Antibodies to the C-terminus of Aβ have not progressed very far in clinical trials. A few antibodies have been designed to bind selectively to a low-abundance form of Aβ in AD cortex,
namely, that having a modified N-terminus which lacks the first two residues and has its third residue (glutamate) cyclized to a pyroglutamate 19, 20. Despite its low abundance, there is preclinical evidence that this pyroGlu Aβ peptide can strongly seed the aggregation of conventional Aβ beginning at aspartate 1 21. An antibody selectively binding this form was recently shown in APP transgenic mice to decrease total Aβ load in the brain, as if targeting this low-abundance species (60%) decreases in all Aβ species can be achieved in human plasma and CSF. However, proteomic analyses have revealed that BACE1 has well over 100 physiological substrates besides APP (e.g., 26, 27), and interference with their processing via BACE1 gene deletion has lead to adverse phenotypes in mice. For example, both decreased peripheral and central myelination 28, 29 and decreased muscle-spindle formation30 can be caused by genetically reducing the processing of just one of these substrates, neuregulin-1, in mice. Such reports predict the likely recognition of adverse neurochemical effects from chronically inhibiting BACE1 and 2, particularly if done at high (>50%) levels of inhibition. Although this likelihood will presumably temper the enthusiasm for the recent progress of BACE inhibitor trails, selective β-secretase regulation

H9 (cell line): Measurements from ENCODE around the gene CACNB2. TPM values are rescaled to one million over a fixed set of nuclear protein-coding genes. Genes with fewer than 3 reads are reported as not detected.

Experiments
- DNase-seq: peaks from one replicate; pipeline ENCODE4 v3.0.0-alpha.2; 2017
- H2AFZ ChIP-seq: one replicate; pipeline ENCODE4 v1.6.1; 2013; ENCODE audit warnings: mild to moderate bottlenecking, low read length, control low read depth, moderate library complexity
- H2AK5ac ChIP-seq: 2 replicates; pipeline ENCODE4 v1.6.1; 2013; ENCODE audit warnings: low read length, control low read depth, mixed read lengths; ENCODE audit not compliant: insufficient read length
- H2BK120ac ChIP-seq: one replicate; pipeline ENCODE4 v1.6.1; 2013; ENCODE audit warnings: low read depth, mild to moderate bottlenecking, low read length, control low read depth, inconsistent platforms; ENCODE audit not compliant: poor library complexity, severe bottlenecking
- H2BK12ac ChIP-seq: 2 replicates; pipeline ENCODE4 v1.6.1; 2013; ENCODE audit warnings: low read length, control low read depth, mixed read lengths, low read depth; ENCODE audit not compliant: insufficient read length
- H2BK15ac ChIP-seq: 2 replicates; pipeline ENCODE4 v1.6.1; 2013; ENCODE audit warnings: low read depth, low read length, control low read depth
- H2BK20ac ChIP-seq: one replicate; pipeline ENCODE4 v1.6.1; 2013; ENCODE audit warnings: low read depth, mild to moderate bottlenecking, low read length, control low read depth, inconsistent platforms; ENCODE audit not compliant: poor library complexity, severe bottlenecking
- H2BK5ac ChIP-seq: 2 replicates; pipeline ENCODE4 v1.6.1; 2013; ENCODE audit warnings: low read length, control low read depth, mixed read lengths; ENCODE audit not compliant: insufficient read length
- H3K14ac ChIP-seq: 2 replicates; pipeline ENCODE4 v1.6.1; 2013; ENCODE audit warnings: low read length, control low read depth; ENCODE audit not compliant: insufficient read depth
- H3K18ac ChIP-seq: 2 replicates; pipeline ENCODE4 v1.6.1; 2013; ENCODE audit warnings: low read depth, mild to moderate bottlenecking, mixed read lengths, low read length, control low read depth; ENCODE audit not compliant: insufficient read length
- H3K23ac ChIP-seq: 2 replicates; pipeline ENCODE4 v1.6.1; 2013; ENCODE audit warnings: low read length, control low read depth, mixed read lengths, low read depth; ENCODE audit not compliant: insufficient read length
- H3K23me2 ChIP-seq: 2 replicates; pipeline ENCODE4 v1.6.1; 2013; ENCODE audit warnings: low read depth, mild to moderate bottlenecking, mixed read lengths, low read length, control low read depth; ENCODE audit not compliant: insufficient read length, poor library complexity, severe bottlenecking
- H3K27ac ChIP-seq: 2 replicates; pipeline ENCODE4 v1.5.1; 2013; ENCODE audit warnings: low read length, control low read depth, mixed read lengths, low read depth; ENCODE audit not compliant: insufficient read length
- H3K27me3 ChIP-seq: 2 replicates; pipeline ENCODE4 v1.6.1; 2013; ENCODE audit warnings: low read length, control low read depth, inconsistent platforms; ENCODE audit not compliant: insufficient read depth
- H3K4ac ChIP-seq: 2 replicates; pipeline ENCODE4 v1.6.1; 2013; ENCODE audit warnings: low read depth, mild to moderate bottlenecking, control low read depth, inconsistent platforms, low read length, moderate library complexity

remains an attractive approach based on our understanding of the early role of Aβ accumulation in AD pathogenesis.
γ-Secretase inhibitors and modulators -- Inhibition of γ-secretase remains theoretically attractive, but the risk of interfering with the processing of the Notch receptors and many other substrates means that clinical γ-secretase inhibitors must be highly selective for APP over Notch. A lack of such selectivity may have contributed to the cessation of the phase 3 trial of semagacestat 1, which apparently had a therapeutic index for inhibiting the cleavage of APP versus Notch of less than 3. However, another partially Notch-sparing γ-secretase inhibitor, avagacestat, was also discontinued after phase 2 testing due to adverse gastrointestinal and dermatological effects suggestive of Notch inhibition at higher doses, despite it having a selectivity ratio of ~190-fold for APP over Notch cleavage inhibition in culture 31. As a result, research is underway to identify Notch-sparing γ-secretase inhibitors with even higher substrate selectivity ratios.